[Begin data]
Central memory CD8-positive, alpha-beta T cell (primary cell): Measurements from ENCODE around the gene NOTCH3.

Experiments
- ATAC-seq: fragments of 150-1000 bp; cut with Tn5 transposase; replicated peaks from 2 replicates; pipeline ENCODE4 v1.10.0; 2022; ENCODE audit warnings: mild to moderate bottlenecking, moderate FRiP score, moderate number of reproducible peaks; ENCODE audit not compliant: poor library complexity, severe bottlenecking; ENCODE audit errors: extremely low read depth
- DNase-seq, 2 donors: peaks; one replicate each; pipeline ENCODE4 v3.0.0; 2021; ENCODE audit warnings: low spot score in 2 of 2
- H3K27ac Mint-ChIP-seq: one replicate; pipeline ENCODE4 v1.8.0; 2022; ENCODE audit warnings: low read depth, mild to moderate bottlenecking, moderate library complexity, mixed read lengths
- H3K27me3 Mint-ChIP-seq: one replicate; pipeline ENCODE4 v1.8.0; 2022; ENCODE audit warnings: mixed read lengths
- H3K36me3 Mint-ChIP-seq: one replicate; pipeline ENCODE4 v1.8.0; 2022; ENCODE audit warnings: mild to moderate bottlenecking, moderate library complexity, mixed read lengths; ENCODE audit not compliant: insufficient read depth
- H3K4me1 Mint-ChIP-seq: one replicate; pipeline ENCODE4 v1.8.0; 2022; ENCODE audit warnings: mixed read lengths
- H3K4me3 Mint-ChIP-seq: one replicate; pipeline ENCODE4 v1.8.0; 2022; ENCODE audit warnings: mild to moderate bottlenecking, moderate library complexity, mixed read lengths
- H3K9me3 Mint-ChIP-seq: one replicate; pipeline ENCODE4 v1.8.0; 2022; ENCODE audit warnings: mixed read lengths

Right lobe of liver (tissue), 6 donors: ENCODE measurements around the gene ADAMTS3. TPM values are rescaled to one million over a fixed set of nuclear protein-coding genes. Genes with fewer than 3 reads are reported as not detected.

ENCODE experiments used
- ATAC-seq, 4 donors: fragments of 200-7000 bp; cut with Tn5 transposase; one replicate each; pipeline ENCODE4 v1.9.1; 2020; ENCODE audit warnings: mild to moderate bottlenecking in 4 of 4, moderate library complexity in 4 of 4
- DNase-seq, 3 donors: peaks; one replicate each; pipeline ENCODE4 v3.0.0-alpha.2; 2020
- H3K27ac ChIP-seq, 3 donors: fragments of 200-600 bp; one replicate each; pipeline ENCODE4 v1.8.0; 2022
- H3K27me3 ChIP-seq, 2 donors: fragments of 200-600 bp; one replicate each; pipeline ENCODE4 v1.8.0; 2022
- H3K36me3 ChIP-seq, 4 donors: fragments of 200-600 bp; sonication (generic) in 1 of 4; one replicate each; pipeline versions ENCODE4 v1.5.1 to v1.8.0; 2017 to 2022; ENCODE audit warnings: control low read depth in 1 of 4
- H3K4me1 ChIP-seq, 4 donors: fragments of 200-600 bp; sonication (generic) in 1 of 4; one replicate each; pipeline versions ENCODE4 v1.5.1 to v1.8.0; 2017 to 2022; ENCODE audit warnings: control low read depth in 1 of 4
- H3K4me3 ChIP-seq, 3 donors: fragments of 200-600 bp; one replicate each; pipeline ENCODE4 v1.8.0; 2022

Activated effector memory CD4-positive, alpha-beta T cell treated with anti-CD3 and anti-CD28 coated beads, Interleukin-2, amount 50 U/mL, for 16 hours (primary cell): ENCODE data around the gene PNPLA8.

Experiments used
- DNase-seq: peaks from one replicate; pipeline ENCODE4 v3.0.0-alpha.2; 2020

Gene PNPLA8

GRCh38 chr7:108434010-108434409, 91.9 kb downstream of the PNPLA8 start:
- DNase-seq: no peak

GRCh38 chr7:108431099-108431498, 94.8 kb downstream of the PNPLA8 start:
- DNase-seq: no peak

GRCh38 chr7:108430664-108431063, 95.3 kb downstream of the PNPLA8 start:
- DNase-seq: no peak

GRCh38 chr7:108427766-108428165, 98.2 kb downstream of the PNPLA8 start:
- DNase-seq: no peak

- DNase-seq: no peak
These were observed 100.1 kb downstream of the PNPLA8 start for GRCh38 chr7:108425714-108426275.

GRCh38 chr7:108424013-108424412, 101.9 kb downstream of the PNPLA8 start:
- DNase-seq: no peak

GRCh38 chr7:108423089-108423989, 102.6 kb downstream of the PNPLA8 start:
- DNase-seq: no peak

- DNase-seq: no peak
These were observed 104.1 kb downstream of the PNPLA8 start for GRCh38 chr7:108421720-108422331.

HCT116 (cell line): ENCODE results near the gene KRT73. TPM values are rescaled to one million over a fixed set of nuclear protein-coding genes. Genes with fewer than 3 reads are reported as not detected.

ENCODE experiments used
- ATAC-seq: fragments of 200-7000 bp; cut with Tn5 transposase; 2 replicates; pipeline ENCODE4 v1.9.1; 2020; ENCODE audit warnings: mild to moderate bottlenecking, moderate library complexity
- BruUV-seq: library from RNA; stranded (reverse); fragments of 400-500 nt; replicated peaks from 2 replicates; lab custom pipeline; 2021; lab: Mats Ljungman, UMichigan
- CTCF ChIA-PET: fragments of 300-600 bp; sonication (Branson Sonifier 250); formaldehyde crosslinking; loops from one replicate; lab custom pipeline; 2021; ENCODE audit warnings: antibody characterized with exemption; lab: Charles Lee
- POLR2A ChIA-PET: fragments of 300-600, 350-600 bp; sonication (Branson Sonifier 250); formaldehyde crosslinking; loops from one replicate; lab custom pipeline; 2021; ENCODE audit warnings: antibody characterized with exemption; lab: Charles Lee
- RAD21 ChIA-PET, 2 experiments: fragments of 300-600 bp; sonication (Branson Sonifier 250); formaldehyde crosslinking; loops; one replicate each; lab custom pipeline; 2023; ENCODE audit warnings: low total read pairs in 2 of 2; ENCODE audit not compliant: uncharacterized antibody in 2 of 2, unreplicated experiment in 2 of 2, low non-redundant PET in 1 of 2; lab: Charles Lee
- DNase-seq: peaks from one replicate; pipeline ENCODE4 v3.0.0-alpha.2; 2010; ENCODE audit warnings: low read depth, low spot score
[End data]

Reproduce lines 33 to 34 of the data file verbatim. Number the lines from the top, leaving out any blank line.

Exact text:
These were observed 100.1 kb downstream of the PNPLA8 start for GRCh38 chr7:108425714-108426275.

GRCh38 chr7:108424013-108424412, 101.9 kb downstream of the PNPLA8 start: